Anglican Morning Devotion, 8 December 2021 Anno Domini
A ministry of the Anglican Orthodox Communion Worldwide
“Therefore all things whatsoever ye would that men should do to you, do ye even so to them: for this is the law and the prophets. 13 Enter ye in at the strait gate: for wide is the gate, and broad is the way, that leadeth to destruction, and many there be which go in thereat: 14 Because strait is the gate, and narrow is the way, which leadeth unto life, and few there be that find it.” (Matthew 7:12-14; all scripture quoted is from the King James Version.)
A famous American poet, Robert Frost, penned these words in his poem, The Road not Taken. Though a winner of four Pulitzer prizes in literature, it is doubtful that Frost was a Christian and, since we do not know if he was, it seems likely that he most certainly was not since a Christian makes his faith plain and known. All the Pulitzer prizes of the world cannot compensate for the wrong decisions regarding the security of our souls: “For what is a man profited, if he shall gain the whole world, and lose his own soul? or what shall a man give in exchange for his soul?” (Matthew 16:26)
Two roads diverged in a wood, and I—
I took the one less traveled by,
And that has made all the difference.
It is doubtful that Frost intended the meaning I attach to these last lines but the meaning can clearly be applied to our own understanding of life’s decisions. I can tell you with personal assurance that the road we choose to take in life does, indeed, make all the difference.
Long before Frost penned these words, our Lord Jesus Christ had already pointed out the only two paths between which we must decide – either the Straight and Narrow Path leads to life with few travelers, or the Broad and heavily-trafficked path that leads down to destruction. In almost all decisions of life, these two ways confront us. The Road we take will make all the difference in the end to our eternal destiny.
When the path diverges in the forest of life, we look upon the well-worn path as well as the path that seems to be far less traveled. Which will you take? It is the nature of fallen man to always choose the path that is full of travelers over the path whose route is overgrown with grass. Man too often chooses to follow the crowd in neglect of the better path less taken.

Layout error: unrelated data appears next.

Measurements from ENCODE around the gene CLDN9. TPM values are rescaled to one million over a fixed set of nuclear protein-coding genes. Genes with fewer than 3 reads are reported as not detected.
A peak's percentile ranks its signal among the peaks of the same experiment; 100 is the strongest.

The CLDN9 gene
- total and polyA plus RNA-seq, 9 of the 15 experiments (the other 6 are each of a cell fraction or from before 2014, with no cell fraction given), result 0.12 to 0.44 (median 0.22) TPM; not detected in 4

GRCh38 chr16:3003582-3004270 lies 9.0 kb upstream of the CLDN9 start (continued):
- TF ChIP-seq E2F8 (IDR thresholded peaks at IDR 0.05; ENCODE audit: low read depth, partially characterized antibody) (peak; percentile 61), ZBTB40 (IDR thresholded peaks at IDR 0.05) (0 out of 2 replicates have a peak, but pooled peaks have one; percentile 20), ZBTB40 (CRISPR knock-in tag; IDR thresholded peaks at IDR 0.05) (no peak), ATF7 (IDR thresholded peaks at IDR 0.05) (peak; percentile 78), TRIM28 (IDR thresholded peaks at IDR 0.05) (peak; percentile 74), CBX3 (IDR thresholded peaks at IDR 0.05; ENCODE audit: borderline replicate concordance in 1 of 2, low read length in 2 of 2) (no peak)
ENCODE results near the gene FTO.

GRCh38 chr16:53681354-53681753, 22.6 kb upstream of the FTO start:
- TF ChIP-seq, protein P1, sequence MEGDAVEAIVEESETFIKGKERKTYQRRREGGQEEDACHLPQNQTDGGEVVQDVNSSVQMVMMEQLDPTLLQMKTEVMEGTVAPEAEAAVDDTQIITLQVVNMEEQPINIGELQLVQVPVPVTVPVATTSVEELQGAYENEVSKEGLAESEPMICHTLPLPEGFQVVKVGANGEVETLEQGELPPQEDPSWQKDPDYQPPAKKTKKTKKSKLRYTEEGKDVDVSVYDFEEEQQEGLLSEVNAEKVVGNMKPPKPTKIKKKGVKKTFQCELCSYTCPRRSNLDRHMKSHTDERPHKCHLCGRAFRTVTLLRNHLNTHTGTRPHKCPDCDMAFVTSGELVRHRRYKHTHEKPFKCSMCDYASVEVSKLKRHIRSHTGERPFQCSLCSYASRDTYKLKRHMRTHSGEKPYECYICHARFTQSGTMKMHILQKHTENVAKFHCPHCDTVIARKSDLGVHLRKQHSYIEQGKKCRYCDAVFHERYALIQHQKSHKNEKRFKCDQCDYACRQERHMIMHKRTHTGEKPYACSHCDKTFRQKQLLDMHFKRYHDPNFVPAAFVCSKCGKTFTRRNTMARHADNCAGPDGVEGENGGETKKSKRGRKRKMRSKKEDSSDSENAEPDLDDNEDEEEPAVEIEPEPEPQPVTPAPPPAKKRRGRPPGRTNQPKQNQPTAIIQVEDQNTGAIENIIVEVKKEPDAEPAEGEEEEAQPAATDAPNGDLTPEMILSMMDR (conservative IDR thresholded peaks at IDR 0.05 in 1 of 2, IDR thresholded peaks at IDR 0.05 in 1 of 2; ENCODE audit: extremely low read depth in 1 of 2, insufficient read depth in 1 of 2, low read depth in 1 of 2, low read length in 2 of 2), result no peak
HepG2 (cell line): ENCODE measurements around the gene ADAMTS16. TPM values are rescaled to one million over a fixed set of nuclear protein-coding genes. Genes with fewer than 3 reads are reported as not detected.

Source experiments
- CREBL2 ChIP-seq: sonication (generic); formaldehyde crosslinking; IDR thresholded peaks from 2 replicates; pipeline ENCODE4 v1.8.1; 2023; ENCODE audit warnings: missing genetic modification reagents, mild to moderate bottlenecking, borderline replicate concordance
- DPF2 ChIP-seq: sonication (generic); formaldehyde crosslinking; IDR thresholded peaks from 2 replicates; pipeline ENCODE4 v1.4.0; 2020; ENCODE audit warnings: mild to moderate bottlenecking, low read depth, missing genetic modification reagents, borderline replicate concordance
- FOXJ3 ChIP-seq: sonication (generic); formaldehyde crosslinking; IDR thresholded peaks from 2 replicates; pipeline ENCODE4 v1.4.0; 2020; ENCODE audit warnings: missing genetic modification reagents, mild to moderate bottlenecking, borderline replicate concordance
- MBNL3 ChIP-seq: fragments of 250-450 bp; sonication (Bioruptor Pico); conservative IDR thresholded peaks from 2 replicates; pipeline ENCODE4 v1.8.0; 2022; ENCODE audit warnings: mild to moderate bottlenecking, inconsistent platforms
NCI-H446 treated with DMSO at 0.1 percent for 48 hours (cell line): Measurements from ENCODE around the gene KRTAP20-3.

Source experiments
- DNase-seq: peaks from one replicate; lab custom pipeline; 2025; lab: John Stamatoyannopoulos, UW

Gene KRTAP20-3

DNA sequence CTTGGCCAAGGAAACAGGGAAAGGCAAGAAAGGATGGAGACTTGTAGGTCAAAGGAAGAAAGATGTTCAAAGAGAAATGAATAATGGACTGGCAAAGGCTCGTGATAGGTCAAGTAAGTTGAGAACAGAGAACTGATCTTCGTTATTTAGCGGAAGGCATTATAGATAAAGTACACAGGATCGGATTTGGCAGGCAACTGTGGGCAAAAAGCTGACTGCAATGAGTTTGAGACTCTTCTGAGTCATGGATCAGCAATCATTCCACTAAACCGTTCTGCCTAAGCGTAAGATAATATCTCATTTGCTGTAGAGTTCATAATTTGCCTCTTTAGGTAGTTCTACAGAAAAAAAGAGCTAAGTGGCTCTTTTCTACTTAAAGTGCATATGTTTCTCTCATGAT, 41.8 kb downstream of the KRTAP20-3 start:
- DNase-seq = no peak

The Broad Road is wide and full of travelers and it leads to a wide-open gate inviting entrance at last to damnation. It is an easy road to follow since it is a descending path. “ for wide is the gate, and broad is the way, that leadeth to destruction, and many there be which go in thereat.” The animal instincts of mankind is to follow that path in the company of a multitude. Can so many be wrong? Well, yes, they can be and ARE wrong. Who among us is courageous to be the lone voice against a lynching in the assembled mob? It is so much safer to remain silent in the face of wrongs and injustice than to speak out for the righteous cause.
Our Lord’s counsel concerning the Straight and Narrow Road is clear. Consider the rewards that await the traveler of the Straight and Narrow Road compared with the dark and gloomy Broad Road. The Narrow Road is straight and righteous. It leads up to the Gates of Splendor rather than down to the darkness and solitude of Hell. “strait is the gate, and narrow is the way, which leadeth unto life, and few there be that find it.” Though the Narrow Way leads up, it is actually the better and easier trail because we have the Winds of the Holy Spirit to lift us on those wings of love and joy.
As Christians, we are saved by grace and by nothing of our good works or meritorious thoughts. (see Ephesians 2 et al) But we are called to make ordinary choices in life that will impact our value to both God and man – whether to have mercy or disregard for souls about us; whether to obey God in all things, or pick and choose our options from a personally advantageous point of view. “And Elijah came unto all the people, and said, How long halt ye between two opinions? if the LORD be God, follow him: but if Baal, then follow him. And the people answered him not a word.” (1 Kings 18:21) and “Thus saith the LORD, Stand ye in the ways, and see, and ask for the old paths, where is the good way, and walk therein, and ye shall find rest for your souls. But they said, We will not walk therein.” Jeremiah 6:16 (KJV)
Which path do you prefer – that which is wide and full of people leading down to destruction, or the Straight and Narrow path, less traveled, leading up to life eternal?